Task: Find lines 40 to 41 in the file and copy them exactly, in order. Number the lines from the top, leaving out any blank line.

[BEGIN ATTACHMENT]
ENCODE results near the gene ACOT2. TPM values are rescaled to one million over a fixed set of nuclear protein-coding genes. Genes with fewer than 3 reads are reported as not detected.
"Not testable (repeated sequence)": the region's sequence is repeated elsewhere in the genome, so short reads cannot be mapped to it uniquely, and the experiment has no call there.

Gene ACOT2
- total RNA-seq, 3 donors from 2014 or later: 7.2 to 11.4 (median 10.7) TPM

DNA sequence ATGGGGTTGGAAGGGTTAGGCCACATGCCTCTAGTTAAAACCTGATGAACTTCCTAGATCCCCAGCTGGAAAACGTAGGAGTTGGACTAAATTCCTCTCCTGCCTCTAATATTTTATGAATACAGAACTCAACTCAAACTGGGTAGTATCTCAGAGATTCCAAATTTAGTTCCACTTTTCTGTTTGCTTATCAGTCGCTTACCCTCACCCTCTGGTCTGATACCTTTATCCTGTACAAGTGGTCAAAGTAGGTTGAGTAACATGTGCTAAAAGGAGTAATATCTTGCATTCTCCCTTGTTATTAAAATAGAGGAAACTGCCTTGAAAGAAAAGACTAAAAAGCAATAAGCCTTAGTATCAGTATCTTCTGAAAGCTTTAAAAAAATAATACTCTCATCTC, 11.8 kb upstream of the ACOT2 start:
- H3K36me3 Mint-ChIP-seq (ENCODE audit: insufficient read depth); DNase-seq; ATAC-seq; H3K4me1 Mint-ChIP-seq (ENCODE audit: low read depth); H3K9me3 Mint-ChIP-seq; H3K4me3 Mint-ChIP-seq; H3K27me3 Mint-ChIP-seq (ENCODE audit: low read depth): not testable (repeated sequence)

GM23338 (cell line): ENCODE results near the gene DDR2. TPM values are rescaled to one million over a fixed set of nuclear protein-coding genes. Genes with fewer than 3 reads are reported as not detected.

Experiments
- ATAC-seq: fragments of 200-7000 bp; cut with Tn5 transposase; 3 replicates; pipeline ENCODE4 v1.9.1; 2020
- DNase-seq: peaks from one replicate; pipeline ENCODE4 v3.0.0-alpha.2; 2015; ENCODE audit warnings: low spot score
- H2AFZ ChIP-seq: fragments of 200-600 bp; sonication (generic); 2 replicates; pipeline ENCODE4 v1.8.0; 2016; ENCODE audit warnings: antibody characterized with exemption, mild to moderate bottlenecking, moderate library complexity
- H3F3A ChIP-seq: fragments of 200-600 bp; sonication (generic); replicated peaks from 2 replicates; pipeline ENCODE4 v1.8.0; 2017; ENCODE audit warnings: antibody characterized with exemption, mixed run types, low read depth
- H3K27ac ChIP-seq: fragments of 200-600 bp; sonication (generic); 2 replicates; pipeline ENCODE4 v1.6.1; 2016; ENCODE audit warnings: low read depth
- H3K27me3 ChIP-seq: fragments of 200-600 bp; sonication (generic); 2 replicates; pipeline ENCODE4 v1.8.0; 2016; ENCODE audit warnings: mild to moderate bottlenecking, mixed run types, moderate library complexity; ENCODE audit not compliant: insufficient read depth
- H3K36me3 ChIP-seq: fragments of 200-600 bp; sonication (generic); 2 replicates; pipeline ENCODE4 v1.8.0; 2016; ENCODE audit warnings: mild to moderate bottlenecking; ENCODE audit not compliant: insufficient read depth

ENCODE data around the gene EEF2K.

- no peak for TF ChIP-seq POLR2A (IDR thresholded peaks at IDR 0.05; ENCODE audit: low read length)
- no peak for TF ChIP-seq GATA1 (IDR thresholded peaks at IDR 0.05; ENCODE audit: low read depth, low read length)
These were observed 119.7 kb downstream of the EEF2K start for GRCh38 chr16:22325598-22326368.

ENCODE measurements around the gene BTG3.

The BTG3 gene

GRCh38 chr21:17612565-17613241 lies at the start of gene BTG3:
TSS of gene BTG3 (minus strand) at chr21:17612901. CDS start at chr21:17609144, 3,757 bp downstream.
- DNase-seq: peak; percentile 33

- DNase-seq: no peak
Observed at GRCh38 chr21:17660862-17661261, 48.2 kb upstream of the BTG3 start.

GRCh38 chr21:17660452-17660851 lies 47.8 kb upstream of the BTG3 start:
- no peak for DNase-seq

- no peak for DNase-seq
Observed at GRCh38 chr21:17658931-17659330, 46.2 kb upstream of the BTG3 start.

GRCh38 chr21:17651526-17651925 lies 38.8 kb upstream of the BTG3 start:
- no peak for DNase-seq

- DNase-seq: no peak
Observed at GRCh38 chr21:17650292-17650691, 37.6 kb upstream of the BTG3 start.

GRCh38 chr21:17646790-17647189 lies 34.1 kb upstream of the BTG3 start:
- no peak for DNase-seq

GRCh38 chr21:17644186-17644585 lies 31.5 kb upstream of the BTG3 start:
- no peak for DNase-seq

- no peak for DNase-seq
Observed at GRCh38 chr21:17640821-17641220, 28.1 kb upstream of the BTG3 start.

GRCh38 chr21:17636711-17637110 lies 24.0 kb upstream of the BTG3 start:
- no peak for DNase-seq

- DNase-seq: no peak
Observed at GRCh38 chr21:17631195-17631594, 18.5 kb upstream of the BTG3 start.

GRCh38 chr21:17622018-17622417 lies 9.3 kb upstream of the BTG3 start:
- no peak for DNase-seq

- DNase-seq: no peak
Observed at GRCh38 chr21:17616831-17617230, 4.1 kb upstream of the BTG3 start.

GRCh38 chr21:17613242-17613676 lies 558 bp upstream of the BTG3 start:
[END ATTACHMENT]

Observed at GRCh38 chr21:17640821-17641220, 28.1 kb upstream of the BTG3 start.

GRCh38 chr21:17636711-17637110 lies 24.0 kb upstream of the BTG3 start: